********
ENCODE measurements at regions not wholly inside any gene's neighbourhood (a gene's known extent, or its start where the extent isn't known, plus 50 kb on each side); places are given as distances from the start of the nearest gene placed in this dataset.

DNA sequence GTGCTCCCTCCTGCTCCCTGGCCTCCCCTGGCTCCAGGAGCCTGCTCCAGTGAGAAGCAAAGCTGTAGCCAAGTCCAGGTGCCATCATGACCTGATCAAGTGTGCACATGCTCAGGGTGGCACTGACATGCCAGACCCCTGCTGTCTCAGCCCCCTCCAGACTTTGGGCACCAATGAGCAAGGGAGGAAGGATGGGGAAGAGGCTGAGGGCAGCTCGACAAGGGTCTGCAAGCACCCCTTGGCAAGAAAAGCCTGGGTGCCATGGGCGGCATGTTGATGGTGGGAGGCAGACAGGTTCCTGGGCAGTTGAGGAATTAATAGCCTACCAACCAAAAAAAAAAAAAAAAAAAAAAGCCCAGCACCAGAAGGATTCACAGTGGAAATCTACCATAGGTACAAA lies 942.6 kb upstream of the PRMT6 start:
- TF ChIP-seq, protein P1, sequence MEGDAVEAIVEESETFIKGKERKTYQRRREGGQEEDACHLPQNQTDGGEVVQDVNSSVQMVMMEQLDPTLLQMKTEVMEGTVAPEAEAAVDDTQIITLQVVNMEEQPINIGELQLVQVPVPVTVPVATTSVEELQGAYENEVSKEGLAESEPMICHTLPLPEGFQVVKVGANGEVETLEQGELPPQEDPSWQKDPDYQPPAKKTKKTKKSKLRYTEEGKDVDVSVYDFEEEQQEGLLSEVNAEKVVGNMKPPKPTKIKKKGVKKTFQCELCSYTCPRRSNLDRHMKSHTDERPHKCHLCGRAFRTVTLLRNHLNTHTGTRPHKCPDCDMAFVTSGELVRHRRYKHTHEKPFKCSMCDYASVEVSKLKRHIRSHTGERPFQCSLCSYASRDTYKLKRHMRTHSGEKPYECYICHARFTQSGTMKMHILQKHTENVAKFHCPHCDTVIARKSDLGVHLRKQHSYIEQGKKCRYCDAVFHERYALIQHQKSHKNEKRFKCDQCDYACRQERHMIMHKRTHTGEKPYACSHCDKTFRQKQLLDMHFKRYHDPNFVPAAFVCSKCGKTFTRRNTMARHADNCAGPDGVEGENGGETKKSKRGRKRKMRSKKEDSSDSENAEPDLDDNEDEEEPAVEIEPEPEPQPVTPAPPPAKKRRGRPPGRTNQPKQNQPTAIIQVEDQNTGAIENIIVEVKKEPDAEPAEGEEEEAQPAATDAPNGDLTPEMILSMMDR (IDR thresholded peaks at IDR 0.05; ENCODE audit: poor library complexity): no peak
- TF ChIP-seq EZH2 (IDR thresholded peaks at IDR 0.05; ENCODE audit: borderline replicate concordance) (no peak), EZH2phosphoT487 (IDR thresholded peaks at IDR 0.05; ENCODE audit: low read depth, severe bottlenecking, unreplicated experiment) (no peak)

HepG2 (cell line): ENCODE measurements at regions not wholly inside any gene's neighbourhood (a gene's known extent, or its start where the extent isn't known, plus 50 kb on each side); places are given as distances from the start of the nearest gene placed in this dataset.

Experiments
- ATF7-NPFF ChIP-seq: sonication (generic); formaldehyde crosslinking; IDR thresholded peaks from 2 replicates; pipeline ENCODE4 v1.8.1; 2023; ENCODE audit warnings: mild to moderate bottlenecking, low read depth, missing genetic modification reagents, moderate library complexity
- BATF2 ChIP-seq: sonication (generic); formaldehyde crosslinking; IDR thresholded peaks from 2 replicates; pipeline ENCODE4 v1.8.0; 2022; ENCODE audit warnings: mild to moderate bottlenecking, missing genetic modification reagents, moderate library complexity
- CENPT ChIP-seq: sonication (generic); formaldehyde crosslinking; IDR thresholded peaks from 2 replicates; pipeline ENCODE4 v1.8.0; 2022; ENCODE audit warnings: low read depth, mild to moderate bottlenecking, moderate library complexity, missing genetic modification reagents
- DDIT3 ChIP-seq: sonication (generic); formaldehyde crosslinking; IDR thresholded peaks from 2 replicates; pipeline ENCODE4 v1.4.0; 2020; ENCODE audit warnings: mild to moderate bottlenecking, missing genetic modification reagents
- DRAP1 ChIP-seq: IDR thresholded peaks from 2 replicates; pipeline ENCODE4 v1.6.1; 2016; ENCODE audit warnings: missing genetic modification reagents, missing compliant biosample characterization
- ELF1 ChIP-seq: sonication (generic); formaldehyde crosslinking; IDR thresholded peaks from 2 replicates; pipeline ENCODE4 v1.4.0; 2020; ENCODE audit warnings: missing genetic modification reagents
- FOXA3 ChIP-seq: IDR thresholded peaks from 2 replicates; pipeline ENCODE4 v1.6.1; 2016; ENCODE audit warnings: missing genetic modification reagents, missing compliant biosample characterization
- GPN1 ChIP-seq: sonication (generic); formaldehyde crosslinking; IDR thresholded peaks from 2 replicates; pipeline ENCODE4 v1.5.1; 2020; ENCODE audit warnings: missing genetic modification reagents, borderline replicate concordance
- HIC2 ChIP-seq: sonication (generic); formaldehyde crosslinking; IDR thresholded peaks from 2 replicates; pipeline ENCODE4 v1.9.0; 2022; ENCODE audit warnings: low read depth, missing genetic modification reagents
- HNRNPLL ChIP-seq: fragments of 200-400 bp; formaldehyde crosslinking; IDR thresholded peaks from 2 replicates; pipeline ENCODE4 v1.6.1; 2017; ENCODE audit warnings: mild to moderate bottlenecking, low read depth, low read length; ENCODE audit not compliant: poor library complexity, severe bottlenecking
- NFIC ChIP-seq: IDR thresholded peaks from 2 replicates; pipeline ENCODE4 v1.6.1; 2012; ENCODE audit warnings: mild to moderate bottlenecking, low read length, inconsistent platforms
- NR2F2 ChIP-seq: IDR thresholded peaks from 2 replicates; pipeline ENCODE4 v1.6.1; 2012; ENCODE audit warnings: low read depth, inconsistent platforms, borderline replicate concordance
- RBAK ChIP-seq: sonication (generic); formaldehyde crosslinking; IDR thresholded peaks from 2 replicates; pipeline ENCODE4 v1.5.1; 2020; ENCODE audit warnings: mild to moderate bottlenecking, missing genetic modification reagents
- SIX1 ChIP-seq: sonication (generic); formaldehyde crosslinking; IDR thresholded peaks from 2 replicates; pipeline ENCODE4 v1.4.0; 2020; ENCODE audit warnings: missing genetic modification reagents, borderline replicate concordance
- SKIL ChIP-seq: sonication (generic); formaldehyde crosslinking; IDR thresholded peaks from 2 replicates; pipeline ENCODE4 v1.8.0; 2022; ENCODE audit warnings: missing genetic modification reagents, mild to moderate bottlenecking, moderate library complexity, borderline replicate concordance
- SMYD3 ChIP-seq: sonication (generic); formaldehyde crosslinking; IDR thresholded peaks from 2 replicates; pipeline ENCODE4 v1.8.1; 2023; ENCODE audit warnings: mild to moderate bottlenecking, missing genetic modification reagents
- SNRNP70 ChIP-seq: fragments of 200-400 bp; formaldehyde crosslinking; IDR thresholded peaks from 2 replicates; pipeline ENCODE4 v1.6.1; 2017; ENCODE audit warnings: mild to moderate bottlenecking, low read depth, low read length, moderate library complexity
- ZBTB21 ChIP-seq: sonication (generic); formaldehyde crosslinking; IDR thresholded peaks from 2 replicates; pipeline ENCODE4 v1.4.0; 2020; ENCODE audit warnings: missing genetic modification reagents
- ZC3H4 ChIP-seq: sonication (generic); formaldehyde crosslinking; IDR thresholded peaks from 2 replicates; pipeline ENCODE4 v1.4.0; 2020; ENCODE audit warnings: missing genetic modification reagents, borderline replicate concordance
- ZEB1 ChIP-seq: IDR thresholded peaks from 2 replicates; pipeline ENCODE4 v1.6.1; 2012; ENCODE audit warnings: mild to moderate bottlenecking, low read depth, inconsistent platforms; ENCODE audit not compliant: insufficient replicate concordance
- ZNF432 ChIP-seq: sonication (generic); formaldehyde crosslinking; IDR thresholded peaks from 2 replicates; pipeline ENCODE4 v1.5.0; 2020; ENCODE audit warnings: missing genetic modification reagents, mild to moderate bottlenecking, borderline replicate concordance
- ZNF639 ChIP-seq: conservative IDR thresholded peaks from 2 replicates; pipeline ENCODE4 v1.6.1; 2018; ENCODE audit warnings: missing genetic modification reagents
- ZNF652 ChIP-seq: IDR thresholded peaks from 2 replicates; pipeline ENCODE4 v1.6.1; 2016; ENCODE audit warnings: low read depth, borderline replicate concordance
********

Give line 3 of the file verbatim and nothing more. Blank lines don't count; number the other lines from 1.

- TF ChIP-seq, protein P1, sequence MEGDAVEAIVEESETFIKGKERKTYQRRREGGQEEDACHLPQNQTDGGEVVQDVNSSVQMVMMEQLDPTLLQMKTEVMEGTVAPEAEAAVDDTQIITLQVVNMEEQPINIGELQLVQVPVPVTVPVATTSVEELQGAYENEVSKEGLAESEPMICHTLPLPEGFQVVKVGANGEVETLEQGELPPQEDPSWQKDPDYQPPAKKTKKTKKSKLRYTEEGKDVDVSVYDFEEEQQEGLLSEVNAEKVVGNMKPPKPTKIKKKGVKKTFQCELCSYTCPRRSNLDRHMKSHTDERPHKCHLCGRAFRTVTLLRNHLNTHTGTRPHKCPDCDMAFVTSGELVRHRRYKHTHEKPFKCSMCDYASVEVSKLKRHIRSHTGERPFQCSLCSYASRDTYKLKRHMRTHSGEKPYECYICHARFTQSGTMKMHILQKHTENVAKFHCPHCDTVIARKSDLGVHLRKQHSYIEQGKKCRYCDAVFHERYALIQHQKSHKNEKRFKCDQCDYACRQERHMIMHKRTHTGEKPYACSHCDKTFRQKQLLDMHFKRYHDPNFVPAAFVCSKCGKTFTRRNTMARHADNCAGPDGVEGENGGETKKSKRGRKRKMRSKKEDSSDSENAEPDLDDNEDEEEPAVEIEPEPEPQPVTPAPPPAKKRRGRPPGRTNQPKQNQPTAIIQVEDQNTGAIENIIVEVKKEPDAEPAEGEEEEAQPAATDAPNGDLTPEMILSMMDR (IDR thresholded peaks at IDR 0.05; ENCODE audit: poor library complexity): no peak